Arts and Flowers
Exploring nature’s creative connection
By Jan Leitschuh
Springtime is a celebration of creation. The birds and the bees get that.
So do artists — and florists.
Got a bad case of spring fever? Looking for a vernal vibe? Seeking some free flower arranging inspiration for your home, or maybe some centerpiece ideas for your next bash?
You can inhale a little color and beauty at the end of March with “Blooming Art,” the inaugural Sandhills festival of art and flower arrangements, at the Campbell House in Southern Pines, March 30-31, with a special gala reception the evening of the 29th.
The creative premise is simple: Take a piece of art, any art — painting, pottery, sculpture, even a hanging quilt — and use that as a jumping-off point for an arrangement, floral interpretation and inspiration.
Sponsored by the Garden Club of the Sandhills, over 20 floral masterpieces will be displayed. “The Garden Club of the Sandhills looks forward to our exhibit of ‘Blooming Art’ as an opportunity to share with the community a passion for horticulture in the form of interpretative floral designs,” says club President Linda Lindsey.
While the interpretive florals are inspired mainly by the works of predominantly local artists, a few interesting pieces from private collections will be featured. Taking their inspiration from their particular assigned piece of art, the florists represent both top area design professionals as well as talented area garden club members. Once assigned a piece of art, the flower arrangers fashion their vision of the artwork in natural materials.
“This is not a professional show and will not be judged, but is rather an expression of our love for nature in its many forms, and an opportunity to share this passion with the community,” says Lindsey.
Interpreting art via flowers is a growing gallery trend because, let’s face it, who couldn’t use a little lift of beauty at winter’s end? Come springtime, art galleries worldwide sponsor similar floral interpretive exhibits, both to highlight their collections and draw visitors.
“Blooming Art” is the local Sandhills twist. While the Campbell House exhibit echoes the enormously popular “Art in Bloom” annual event at Raleigh’s North Carolina Museum of Art, there’s one essential difference: intimacy.
While the Raleigh exhibits are often wonderfully vast, fantastical, museum-scale and institutionally grand, the Campbell House’s “Blooming Art” program will feature many intimate pieces that might actually find themselves onto one’s dining table or front hall entrance.
“We hope that people attending will be inspired to create arrangements for themselves, after seeing what others do with simple greens from the garden, natural materials like sticks or pods, and flowers you might get at the supermarket or farmers market,” said Hartley Fitts of the “Blooming Art” steering committee.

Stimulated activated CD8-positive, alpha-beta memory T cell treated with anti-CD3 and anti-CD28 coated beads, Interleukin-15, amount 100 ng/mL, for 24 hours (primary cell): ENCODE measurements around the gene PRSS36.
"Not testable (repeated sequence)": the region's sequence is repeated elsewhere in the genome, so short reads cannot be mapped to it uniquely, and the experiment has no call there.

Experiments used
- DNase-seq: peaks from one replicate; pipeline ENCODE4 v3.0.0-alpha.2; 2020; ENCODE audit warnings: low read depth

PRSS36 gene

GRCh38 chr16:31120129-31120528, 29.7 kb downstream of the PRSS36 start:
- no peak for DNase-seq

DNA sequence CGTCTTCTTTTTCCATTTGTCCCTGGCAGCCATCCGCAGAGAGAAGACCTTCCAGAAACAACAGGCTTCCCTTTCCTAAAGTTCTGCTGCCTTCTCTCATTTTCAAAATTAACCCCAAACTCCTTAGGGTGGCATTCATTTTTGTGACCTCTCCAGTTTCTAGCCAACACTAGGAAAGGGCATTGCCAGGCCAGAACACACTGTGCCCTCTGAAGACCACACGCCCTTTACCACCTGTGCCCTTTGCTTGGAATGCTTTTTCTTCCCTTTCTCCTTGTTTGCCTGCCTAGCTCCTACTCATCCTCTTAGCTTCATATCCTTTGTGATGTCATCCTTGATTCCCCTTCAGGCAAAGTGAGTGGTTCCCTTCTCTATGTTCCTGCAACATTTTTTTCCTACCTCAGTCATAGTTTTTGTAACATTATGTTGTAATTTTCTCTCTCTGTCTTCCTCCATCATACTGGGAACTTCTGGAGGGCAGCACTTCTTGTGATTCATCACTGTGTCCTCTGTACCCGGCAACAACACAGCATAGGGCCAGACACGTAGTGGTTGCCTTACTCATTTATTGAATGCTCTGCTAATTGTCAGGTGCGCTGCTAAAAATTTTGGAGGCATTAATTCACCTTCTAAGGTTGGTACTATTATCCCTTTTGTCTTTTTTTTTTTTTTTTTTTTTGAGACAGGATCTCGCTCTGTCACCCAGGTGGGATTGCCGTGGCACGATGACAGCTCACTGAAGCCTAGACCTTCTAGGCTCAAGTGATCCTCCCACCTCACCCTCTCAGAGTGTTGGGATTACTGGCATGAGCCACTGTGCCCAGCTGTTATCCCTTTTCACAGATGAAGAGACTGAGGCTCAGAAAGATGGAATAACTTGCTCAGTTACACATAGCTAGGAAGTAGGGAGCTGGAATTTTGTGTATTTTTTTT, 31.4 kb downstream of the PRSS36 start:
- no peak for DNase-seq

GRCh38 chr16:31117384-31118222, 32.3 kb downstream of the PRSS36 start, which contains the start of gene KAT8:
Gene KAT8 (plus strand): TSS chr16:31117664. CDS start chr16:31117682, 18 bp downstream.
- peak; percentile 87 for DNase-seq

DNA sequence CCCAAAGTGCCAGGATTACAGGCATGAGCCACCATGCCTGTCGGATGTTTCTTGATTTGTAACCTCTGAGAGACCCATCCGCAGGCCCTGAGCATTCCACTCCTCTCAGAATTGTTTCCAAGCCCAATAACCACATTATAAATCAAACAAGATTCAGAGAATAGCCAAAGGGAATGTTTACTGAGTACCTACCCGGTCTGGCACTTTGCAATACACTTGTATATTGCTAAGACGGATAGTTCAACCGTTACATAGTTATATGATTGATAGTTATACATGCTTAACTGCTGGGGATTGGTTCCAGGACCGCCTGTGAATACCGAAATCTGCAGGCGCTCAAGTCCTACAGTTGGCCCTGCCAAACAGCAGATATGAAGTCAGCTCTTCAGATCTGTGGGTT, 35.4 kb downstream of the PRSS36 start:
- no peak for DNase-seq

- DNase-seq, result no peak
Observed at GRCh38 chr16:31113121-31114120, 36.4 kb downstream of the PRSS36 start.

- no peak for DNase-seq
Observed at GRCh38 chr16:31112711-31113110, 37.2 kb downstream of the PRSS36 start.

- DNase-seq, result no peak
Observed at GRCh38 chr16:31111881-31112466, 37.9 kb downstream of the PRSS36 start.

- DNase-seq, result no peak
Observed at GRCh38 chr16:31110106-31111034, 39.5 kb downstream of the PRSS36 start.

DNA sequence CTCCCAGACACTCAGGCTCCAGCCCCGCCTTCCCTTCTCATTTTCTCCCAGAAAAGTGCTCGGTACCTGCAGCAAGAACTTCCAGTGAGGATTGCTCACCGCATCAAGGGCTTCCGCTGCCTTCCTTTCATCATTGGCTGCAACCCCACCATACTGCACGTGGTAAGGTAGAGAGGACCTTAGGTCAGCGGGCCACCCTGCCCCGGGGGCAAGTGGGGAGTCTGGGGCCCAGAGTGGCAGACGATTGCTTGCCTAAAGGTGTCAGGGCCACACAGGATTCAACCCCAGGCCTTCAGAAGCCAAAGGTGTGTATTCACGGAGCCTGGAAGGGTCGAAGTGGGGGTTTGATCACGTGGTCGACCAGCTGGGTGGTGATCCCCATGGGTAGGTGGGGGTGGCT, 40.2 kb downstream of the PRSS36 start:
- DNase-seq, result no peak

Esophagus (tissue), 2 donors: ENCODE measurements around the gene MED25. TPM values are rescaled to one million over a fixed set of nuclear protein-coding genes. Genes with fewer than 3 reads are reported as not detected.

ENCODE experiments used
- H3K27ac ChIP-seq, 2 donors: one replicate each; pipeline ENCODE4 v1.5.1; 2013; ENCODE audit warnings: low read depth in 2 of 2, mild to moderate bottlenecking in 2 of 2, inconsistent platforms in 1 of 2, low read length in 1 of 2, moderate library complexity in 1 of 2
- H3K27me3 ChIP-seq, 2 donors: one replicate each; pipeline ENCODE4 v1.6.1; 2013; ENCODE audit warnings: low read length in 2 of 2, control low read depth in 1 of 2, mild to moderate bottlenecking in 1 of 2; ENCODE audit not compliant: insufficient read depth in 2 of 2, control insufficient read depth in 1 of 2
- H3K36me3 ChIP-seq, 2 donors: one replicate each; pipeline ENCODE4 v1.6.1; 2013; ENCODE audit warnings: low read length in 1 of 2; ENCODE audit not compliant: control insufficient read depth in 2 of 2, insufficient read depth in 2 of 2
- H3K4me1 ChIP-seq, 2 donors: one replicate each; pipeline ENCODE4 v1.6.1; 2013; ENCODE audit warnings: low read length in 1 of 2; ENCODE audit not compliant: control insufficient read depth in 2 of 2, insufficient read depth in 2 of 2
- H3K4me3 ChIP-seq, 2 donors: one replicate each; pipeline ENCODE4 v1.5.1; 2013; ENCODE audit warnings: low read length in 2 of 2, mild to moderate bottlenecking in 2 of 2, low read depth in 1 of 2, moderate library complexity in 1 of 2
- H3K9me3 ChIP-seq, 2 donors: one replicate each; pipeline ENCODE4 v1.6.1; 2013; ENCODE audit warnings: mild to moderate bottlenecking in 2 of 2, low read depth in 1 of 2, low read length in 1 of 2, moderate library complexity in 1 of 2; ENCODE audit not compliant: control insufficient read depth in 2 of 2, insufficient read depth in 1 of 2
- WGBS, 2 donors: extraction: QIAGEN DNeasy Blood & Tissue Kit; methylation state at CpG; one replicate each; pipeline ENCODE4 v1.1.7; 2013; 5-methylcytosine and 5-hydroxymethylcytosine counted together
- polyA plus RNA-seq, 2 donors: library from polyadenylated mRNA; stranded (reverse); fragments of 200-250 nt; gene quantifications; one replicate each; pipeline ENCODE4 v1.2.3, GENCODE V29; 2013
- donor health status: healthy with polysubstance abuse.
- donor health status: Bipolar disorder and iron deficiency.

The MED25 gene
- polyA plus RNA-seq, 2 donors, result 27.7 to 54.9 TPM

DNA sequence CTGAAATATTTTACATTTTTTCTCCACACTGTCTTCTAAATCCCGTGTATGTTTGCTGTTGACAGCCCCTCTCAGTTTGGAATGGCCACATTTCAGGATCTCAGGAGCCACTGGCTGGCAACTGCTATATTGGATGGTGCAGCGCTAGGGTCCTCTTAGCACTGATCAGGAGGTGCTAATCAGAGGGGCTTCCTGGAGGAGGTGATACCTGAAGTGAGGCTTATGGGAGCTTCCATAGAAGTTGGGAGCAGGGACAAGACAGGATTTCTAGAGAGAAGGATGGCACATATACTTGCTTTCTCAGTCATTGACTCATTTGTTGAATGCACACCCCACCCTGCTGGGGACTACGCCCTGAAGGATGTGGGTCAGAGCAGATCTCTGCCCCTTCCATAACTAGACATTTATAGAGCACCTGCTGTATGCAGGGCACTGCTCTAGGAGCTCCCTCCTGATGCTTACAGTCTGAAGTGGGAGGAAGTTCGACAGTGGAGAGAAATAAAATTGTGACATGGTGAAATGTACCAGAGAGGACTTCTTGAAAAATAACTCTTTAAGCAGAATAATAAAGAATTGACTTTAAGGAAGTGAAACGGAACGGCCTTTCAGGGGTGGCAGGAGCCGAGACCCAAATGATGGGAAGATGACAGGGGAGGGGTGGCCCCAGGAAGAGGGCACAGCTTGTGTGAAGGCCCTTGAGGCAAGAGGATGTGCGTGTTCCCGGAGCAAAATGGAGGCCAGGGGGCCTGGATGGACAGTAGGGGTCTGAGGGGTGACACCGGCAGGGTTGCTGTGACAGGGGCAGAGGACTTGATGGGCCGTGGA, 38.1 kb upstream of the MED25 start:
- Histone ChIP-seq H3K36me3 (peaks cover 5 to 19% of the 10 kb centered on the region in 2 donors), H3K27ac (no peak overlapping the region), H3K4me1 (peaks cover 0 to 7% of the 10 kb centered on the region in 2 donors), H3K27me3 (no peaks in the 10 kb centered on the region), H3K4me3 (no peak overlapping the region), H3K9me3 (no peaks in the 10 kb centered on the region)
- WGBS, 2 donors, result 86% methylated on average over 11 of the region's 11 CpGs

The florists use the assigned art as a springboard for an arrangement. “You start by getting to know the art you are going to interpret,” says Carol Dowd, a member of the American Institute of Floral Designers, owner of Botanicals, and a five-year veteran of the prestigious Raleigh museum show. Dowd’s work will also be featured in the Campbell House program. “You ask yourself questions about the art such as color, lines, shapes and theme, do some research on the artwork. This may inspire you to look at the artist and artwork differently than you had originally thought. In a museum or gallery, you also need to know the parameters that you will be designing under, such as, what size does this need to be, what flowers can I use that will last as long as it is on display?”
Ultimately, the florists create their own story reflecting the art. “All these different elements need to be worked out, but doing interpretive design is so enjoyable,” says Dowd. “From the discovery of the art to working out the final design, it challenges you as a designer, and it is always fun to share your designs and your joy of flowers with the public.” PS
“Blooming Art” will open with an evening reception at the Campbell House, 482 E. Connecticut Ave, Southern Pines, on March 29, 6-8 p.m. The open exhibition is Saturday, March 30, from 10 a.m.-4 p.m., and Sunday, March 31, from 1-4 p.m. Tickets are $50. To purchase tickets contact Marilyn Grube at (910) 420-2062.